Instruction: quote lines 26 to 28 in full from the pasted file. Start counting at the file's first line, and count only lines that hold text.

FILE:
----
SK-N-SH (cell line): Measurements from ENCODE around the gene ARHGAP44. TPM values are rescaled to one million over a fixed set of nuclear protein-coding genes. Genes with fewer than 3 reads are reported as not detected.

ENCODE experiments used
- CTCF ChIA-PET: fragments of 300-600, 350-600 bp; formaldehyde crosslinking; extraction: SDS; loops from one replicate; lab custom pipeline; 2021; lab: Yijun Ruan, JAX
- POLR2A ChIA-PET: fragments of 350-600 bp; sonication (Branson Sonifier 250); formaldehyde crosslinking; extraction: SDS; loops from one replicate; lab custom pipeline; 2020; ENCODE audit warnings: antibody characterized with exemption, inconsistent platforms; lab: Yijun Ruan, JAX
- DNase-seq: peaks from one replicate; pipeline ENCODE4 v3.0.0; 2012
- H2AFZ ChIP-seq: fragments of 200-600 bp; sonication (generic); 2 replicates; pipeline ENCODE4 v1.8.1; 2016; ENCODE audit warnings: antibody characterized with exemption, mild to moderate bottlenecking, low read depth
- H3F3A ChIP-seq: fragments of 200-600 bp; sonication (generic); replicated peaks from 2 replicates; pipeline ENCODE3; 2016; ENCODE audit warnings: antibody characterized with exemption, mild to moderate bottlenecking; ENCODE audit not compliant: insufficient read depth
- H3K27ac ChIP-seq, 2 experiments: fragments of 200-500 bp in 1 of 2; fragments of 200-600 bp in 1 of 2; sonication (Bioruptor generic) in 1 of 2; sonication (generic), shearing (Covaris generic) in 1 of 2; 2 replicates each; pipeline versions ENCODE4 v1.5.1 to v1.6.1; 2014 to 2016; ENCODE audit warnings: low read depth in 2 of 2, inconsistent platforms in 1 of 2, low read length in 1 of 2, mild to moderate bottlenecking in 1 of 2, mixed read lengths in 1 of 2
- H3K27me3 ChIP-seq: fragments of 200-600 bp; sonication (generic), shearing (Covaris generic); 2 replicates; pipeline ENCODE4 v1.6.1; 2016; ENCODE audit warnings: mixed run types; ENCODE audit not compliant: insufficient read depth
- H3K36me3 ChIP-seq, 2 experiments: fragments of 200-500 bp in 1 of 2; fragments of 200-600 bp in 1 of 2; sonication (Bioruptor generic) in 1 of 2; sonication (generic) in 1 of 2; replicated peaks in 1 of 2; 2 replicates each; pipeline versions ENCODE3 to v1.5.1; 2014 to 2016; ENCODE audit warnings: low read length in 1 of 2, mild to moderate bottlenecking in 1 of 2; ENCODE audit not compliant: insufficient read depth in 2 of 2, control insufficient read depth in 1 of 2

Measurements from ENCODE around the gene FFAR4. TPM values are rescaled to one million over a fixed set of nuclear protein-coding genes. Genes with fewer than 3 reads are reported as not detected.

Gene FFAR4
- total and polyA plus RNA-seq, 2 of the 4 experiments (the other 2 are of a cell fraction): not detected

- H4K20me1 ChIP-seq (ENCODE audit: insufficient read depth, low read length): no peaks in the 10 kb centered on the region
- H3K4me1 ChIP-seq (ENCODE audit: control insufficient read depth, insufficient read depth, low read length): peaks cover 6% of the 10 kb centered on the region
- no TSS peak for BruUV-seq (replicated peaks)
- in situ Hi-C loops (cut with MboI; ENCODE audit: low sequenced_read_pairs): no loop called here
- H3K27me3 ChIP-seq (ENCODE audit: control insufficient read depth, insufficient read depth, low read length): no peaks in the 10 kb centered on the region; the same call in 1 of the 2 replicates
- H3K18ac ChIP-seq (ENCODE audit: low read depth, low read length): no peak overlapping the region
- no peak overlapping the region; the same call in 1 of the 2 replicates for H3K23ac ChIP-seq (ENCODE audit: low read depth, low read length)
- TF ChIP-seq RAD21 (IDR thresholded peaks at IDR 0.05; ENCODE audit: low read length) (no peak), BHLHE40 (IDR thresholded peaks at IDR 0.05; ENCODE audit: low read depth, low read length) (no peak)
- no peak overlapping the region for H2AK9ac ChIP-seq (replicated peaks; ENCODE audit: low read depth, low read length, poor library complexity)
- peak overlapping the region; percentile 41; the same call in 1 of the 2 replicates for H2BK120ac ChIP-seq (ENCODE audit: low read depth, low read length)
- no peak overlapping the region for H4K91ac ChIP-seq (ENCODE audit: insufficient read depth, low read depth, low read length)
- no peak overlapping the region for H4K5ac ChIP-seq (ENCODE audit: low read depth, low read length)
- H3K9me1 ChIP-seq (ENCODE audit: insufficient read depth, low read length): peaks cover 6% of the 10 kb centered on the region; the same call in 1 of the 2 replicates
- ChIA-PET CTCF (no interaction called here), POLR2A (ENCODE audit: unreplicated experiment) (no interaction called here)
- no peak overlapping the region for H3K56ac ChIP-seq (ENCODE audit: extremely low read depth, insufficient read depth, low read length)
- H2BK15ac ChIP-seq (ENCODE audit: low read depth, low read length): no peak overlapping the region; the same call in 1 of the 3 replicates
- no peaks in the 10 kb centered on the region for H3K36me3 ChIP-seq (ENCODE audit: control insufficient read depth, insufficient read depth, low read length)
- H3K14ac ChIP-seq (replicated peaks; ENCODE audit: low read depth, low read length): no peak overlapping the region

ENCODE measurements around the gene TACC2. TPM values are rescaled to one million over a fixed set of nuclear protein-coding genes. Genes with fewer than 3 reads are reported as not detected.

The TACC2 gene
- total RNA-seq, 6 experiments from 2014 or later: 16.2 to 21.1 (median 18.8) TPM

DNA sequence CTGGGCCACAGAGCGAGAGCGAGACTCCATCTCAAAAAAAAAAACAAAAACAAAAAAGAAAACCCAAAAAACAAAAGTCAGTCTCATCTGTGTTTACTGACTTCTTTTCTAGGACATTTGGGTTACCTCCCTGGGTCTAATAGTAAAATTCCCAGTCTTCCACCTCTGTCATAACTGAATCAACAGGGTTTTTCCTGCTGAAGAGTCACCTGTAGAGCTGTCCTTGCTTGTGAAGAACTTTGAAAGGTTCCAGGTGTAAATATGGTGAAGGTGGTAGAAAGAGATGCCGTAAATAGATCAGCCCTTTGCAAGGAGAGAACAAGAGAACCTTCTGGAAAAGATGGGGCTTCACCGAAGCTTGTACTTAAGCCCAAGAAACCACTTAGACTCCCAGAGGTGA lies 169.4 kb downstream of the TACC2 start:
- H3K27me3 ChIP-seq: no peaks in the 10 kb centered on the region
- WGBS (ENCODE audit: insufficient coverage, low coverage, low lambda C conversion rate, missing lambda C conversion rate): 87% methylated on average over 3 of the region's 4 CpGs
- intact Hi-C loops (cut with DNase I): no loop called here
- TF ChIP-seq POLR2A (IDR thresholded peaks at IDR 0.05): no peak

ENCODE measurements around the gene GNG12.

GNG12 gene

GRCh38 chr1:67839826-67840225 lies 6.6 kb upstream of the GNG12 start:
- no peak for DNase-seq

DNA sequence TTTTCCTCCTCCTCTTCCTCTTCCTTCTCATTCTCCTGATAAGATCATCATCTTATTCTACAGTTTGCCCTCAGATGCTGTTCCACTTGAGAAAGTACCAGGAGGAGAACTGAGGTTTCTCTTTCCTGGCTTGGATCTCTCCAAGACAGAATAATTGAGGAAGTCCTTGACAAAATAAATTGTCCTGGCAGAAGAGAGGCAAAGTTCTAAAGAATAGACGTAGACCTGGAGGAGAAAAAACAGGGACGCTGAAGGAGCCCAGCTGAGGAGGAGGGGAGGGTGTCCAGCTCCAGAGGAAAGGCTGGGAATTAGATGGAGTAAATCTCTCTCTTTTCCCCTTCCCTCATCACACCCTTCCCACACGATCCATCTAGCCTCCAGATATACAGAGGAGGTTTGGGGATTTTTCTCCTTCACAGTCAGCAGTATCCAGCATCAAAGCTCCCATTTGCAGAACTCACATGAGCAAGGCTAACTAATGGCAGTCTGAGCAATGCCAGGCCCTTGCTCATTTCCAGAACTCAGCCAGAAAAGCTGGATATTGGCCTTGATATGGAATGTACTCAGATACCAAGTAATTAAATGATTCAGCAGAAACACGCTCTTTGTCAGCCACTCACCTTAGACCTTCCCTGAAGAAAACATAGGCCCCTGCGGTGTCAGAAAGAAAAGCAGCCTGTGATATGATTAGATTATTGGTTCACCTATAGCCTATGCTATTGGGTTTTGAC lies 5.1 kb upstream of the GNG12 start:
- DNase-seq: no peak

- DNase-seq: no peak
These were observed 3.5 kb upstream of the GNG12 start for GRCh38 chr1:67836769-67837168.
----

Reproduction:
- H3K9me1 ChIP-seq (ENCODE audit: insufficient read depth, low read length): peaks cover 6% of the 10 kb centered on the region; the same call in 1 of the 2 replicates
- ChIA-PET CTCF (no interaction called here), POLR2A (ENCODE audit: unreplicated experiment) (no interaction called here)
- no peak overlapping the region for H3K56ac ChIP-seq (ENCODE audit: extremely low read depth, insufficient read depth, low read length)